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Specs - what is a good one?


What does it take to have specs that are considered great by developers?

Are there examples online we can look at?

I have often heard developers complain about the quality of specs.

Has anyone been happy with their specs and can give reason why?

Naturally specs will vary greatly depending on the project. Lets assume that the product would be a web-based application with considerable back-end development work.

Ram Dass
Friday, October 31, 2003

My own preference for specifications derives from design by contract principles popularized by Bertrand Meyer in his Eiffel language.  This approach captures the expected behavior of components via (mostly) executable assertions in the code.  There are also a set of rules which constrain these assertions so that the system is logically consistent.  Finally, there are good principles for employing these concepts effectively in practice.  There is also a visual modeling language that provides rich support for this material called the "Business Object Notation"  There are several good books on these topics, and the Eiffel web site has a lot of information on it:

On the data side, an approach with similar rigor is Object Role Modeling and the related practice of Conceptual Design.  The work of Terry Halpin is probably the best reference on this subject.  This approach specifies the structure of data in a powerful, logical manner.  Check out the official website for good material:

Combining these approaches, I've never seen a better way to capture software specifications. You can augment these with other material, but they are very powerful, even on their own.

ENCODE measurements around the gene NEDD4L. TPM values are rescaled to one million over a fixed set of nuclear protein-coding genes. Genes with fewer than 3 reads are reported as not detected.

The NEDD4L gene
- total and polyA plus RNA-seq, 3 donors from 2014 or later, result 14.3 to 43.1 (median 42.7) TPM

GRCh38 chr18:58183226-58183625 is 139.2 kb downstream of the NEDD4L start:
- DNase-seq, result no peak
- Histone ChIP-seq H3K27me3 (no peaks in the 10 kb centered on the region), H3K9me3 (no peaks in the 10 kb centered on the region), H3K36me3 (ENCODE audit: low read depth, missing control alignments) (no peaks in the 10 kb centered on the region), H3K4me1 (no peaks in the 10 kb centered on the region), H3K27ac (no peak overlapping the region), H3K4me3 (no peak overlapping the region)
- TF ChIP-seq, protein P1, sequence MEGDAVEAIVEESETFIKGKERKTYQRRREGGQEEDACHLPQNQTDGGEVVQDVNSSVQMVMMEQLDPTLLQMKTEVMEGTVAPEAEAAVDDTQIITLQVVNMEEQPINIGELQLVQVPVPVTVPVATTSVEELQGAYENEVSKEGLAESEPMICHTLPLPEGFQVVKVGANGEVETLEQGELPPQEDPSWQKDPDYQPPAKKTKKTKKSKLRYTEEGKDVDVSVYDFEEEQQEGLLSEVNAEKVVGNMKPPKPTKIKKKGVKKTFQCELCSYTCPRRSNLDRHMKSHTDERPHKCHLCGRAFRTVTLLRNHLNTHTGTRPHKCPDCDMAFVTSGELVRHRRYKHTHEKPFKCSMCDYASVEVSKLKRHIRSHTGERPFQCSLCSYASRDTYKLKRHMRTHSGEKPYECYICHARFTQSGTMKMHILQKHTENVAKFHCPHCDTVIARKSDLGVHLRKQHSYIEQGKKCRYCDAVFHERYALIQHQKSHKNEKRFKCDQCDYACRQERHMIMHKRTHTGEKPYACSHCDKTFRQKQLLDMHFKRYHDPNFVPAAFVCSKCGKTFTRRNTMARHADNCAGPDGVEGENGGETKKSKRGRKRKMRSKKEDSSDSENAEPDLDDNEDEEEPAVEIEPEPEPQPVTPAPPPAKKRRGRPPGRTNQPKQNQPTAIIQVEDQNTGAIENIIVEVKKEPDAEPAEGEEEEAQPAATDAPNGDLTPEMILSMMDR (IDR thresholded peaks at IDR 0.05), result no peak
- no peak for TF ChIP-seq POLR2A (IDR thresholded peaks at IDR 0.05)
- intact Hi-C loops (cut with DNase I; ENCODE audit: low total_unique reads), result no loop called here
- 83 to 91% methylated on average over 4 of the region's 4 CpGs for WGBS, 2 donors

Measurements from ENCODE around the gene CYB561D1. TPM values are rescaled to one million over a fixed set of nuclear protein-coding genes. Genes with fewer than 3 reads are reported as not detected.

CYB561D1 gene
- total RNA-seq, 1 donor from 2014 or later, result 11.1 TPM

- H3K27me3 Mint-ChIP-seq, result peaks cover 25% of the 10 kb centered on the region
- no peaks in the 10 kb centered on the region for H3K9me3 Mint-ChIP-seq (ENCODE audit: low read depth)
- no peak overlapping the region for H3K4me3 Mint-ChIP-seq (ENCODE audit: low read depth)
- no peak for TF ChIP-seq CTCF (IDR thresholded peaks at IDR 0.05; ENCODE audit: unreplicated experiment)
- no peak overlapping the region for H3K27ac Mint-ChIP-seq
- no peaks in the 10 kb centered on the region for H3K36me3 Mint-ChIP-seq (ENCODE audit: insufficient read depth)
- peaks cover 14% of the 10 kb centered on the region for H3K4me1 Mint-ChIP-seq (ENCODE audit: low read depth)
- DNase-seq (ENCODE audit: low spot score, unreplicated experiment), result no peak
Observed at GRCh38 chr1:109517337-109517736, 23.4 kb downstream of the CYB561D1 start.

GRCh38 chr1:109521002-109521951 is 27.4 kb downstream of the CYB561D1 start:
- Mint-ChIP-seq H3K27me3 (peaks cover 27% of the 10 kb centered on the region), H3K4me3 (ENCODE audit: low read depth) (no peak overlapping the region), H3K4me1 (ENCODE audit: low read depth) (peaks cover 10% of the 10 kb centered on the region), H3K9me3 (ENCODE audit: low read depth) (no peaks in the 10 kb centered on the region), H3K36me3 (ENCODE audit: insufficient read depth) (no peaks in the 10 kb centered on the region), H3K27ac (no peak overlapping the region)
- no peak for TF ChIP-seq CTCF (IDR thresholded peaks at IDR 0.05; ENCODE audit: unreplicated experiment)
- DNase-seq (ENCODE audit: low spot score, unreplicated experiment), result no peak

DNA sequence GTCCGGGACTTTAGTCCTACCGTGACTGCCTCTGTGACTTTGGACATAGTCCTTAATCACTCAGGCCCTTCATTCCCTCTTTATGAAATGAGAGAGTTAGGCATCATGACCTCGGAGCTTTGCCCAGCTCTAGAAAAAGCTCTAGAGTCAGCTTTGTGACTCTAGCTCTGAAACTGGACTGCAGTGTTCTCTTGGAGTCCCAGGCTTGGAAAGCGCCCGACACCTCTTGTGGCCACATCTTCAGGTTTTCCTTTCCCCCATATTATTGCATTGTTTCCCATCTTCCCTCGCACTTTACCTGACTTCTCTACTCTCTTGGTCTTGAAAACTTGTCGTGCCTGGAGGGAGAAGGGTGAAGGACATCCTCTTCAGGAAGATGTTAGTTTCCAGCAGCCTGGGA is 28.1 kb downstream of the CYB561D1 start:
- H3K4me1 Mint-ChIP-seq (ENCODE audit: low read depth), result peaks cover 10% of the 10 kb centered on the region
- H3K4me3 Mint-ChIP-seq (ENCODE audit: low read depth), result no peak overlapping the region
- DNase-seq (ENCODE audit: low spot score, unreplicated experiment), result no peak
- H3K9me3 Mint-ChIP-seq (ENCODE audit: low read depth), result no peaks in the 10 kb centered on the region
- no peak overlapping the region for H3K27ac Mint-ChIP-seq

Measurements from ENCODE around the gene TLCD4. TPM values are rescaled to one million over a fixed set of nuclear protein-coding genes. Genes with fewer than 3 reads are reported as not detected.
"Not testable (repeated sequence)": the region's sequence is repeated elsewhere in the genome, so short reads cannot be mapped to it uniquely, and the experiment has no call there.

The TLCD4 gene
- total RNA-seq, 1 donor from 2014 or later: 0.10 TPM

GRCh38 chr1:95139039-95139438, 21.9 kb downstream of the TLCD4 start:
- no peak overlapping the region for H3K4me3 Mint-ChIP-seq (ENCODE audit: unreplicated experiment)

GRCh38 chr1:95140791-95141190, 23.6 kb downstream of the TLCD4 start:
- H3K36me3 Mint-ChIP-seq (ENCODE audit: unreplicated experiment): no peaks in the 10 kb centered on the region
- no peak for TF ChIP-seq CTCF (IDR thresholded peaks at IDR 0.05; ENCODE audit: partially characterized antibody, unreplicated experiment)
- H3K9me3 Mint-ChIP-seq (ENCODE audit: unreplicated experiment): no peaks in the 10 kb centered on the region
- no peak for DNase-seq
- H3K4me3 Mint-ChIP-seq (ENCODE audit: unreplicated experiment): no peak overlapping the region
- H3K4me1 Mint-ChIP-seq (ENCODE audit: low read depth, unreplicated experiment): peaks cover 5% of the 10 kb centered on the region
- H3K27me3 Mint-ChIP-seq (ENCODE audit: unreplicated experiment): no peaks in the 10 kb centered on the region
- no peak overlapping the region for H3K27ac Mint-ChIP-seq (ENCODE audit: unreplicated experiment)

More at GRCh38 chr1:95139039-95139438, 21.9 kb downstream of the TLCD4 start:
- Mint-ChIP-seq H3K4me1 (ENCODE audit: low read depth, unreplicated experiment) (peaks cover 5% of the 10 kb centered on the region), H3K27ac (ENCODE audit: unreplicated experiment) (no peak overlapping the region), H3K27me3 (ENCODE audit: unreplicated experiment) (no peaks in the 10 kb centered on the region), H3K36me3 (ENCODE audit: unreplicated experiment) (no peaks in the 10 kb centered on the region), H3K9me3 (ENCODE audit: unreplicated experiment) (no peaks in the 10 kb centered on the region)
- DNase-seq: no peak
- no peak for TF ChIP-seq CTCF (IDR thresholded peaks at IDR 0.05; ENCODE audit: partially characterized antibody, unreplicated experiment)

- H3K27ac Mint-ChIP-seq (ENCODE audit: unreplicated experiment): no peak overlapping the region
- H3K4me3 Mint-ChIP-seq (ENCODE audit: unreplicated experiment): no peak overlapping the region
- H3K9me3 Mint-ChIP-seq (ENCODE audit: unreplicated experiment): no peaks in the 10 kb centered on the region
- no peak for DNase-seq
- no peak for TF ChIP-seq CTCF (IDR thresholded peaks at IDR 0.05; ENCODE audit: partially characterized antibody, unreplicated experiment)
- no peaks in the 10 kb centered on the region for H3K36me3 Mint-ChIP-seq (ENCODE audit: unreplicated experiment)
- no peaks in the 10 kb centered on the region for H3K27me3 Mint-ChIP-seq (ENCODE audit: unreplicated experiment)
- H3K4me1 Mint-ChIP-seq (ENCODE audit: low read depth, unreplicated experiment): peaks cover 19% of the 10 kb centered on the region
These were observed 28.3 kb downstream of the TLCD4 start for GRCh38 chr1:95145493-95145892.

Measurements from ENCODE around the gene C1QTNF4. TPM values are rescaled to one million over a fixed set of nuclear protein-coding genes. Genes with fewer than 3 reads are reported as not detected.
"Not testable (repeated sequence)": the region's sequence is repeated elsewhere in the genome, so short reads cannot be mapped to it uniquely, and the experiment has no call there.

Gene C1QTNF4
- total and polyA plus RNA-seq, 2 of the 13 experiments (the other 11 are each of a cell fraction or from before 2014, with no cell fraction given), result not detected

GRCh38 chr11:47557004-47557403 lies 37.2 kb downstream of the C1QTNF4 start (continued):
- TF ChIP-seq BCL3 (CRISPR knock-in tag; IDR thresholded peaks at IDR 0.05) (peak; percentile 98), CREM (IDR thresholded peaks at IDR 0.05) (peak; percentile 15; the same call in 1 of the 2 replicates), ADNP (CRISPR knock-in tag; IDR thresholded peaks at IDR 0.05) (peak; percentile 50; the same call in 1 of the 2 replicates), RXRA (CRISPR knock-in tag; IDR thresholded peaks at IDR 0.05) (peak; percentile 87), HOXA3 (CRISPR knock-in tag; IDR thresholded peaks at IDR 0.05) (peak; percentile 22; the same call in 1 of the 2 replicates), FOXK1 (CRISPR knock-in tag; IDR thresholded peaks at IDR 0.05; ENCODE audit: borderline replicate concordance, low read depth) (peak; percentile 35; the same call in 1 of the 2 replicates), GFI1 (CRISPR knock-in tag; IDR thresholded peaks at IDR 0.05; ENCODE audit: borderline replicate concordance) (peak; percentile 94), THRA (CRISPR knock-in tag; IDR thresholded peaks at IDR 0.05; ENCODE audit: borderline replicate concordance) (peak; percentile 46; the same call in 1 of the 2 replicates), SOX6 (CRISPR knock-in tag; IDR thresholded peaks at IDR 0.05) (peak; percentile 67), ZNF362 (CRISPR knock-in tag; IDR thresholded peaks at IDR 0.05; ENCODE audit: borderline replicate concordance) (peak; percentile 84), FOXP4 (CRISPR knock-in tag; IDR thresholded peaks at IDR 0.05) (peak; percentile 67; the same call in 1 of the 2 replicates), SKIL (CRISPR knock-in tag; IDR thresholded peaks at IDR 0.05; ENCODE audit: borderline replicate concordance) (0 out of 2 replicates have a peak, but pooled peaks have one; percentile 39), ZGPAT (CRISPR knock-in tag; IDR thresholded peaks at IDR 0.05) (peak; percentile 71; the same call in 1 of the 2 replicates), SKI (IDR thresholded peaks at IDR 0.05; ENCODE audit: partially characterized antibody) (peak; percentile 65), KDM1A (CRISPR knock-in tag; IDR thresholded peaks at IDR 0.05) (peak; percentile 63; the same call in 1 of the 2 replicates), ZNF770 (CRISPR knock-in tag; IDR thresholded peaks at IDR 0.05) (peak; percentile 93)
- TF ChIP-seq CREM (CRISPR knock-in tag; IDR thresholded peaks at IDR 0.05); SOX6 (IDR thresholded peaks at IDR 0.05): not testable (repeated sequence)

Friday, October 31, 2003

I know these are only a very small subset of specs but the specs I like best tend to be protocol specs. I guess it's because they have to be very precise and, as such, are usually a joy to work from. Things like an ISO8583 message spec, or the POP3 or SMTP specs are nice. The OBEX spec is particularly nice (even though there are a couple of pieces of the protocol design that I don't like...) and comes with a test spec as well... The lack of ambiguity makes writing the code easy.

Len Holgate (
Friday, October 31, 2003

Check out Joel's five part series on writing great specs in the Joel on Software archives.

Henry Ford II
Friday, October 31, 2003

Those ones were inspiring at the time:

They went bust but they were sharing a lot of insightful stuff.

Philippe Back
Friday, October 31, 2003

specs need to answer "why".

so a spec which says:
field A is numeric.

isn't very meaningful because you can look at the code and figure that out. (yeah, the spec might come first, but often doesn't, or it might need to change and no one is sure if it's safe to change field A).

field A is numeric and represents the order number in the foo order tracking system

is more useful, because it explains WHY it's numeric, and not a date or a string or some other thing, like a guid which is used for order numbers in the bar tracking system.

Saturday, November 1, 2003

If we're talking about functional specs I love then written treating me as very dumb person. Without over use of jargon, operating with metaphors which everyone understands. I want  this kind of spec to provide me with 97% of info to needed to understand the plan, instead of sending me to outside sources, which I not likely going to find or understand.

If we're talking about technical specs - I like them detailed. The more - the better. I can even handle the jargon then. I want them specify everything down to the smallest bit, including that to do when electricity gets cut off.

In both cases I want spec to be carefully re-read by the author and author to have clear picture of what we're going to achieve.

Vlad Gudim
Tuesday, November 4, 2003

I agree with MB.  Spec should provide INTENT of the system.

Remember that the spec is just ONE part of the design process.  Often times people "skip a step". 

You should answer:

WHAT result do I want to have
(Be able enter and retrieve sales orders.  View history of sales, etc.)

WHY is this important

HOW will we accomplish it. 

BAD specs skip right to the HOW.  No amount of "HOW" will make up for a missing WHAT and WHY.  Conversely, a crappy HOW just makes for expensive code.  You can still have a successful product if the first two are properly addressed.

Wednesday, November 5, 2003

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